Giving Negative Feedback

Before you give negative feedback

When we have to give feedback to someone that we think they might find difficult or painful to hear there are certain questions that maybe helpful for us to make sure we find answers for first before attempting to give the negative feedback. Consider the following questions:

1) Will they get very upset, and if so, how will I deal with that?
2) Will it affect the relationship I have with that person in any lasting way?
3) Will they really hear what I'm saying or will they try to distort it?
4) Will it really have any effect on how they behave?

 Let's look at each of these questions in turn

 

1)  Will they get very upset, and if so, how will l deal with that?

We often avoid telling people unpleasant things because it can sometimes make us feel bad when we do it, or sometimes we find it uncomfortable to have to cope with someone's distress or anger. An essential question to ask ourselves in this situation is can we afford not to give the feedback?

Failure to give people negative feedback can result in:

a) No change in the person's behaviour because they have never heard that it was causing difficulties.
b) An enormous confrontation in the future as things build up to an explosion.
c) Problems in our continuing relationship with the person which naturally develops when we are aware of something and they are not, or when we are trying to keep something from them. Remember!  Giving them the feedback gives them an opportunity to change.

 

2)  Will it affect the relationship I have with that person in any lasting way?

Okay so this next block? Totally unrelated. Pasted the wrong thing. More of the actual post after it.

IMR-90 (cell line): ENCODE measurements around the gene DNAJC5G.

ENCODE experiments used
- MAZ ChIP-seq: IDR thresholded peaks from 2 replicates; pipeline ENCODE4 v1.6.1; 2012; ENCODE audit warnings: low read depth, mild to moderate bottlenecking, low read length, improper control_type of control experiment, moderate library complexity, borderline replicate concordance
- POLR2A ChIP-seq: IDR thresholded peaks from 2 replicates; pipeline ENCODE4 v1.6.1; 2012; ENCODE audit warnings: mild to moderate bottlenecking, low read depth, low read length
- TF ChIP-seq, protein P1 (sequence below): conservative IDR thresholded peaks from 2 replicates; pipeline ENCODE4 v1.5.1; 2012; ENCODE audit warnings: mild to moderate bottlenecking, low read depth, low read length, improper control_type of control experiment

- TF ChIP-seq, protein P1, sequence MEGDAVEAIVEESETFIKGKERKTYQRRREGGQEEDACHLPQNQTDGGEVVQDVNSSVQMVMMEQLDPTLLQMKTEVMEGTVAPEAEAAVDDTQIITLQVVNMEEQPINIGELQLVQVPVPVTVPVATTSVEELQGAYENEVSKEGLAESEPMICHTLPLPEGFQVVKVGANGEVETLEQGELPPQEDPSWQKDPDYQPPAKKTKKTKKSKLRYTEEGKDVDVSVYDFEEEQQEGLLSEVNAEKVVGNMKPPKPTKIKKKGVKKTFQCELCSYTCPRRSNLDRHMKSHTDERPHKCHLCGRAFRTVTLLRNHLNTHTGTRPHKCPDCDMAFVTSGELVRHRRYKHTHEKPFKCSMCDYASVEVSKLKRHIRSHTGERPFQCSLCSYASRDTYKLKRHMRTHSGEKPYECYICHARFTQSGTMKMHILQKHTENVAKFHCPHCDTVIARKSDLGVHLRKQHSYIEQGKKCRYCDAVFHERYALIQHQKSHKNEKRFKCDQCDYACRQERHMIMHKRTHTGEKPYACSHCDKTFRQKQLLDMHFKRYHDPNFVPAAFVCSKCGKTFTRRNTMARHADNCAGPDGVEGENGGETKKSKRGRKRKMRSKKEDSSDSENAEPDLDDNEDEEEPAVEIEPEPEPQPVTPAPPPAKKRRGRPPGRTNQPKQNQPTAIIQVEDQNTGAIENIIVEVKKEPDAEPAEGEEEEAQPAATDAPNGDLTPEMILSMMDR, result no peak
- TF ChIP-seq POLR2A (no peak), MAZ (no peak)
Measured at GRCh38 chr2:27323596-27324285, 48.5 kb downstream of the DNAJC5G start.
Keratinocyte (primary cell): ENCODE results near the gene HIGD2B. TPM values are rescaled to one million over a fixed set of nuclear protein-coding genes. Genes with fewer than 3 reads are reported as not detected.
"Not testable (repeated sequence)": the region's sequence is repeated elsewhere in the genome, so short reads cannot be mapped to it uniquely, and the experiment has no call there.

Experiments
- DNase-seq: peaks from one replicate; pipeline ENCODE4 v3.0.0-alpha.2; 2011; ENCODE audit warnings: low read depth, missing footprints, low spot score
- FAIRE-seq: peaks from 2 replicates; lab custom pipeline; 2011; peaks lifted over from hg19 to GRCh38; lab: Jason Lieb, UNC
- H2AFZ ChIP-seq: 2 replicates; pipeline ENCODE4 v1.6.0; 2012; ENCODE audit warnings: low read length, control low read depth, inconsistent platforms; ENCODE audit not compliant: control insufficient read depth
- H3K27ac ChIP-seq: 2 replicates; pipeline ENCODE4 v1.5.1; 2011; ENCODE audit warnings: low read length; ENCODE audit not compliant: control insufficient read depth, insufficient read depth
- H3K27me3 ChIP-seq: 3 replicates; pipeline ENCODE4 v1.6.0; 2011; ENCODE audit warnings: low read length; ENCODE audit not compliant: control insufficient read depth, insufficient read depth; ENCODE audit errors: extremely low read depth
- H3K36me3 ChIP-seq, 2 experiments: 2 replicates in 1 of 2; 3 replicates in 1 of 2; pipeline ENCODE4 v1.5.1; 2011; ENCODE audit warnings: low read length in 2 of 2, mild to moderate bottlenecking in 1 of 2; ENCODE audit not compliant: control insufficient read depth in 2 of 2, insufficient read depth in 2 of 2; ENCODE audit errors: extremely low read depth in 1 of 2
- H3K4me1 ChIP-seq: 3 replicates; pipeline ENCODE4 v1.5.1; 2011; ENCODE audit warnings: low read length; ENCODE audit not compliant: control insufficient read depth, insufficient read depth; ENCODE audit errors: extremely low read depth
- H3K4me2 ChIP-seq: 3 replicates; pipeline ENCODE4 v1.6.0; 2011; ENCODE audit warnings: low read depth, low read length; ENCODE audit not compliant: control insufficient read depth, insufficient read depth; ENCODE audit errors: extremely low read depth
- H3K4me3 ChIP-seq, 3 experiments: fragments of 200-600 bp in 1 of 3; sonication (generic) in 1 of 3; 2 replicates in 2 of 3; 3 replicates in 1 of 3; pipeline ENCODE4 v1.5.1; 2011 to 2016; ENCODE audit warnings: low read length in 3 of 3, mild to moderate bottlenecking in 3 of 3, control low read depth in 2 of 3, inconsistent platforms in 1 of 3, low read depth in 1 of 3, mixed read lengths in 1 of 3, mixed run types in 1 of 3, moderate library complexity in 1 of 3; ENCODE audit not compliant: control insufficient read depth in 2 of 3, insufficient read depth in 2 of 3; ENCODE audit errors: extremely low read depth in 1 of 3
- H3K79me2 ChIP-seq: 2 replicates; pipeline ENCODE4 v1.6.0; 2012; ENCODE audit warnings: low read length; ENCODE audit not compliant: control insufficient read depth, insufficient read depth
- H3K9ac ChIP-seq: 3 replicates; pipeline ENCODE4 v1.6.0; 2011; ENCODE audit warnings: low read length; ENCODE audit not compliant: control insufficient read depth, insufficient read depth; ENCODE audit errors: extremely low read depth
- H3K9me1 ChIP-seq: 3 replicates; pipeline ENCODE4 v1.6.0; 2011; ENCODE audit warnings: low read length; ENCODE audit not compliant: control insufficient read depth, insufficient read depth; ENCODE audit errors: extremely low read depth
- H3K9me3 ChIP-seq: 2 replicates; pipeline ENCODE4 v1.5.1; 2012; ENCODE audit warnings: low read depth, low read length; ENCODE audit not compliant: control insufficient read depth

The short answer is that it might! This is always a risk. We can minimise this risk by:

a) Having a good relationship to begin with built on respect, genuineness and empathy.
See also: Empathy Vs Sympathy

b) Giving the feedback in a skilled way.

Neither of these are magical or mystical conditions which happen only by accident of birth or good fortune. Relationships are good because people work at them. Feedback can be constructive if we remember a few basic guidelines and it is given within the context of a good relationship. 

 

3)  Will they really hear what I'm saying or will they try to distort it?

We can discover if we have been accurately heard by asking the person to paraphrase what we have said to them and by giving them an opportunity to comment on what we have said.

 

4)  Will it really have any effect on how they behave?

This depends firstly on whether they accept the feedback or not. In the final analysis people must make their own decision whether or not to accept the feedback given. If they do not it is vital to clarify conditions of employment, performance standards etc.

In other words someone may not accept the feedback but if that means that they refuse to make any required behaviour changes the consequences of that will need to be clearly pointed out.

Sometimes the person accepts the feedback but then does nothing to change. This will usually be because they had left the feedback session with no clear objectives to which they had committed themselves. Help them work out a step by step action plan to enable them to implement their objectives by asking them to:

a) Specify what they are going to do differently, from when, and how they will find out if it has been effective. This is specifying an action plan and building in evaluation. b) Think or talk through the consequences of acting or not acting on the feedback given.

 

Remember! feedback is most effective if:

it is given as soon after the event as is appropriate. feedback needs to be descriptive rather than evaluative and refers to behaviour which can be changed then it is the individual’s choice as to whether they change their behaviour or not.

For more on coaching and feedback, check out our Coaching People For Better Performance instant downlaod training package.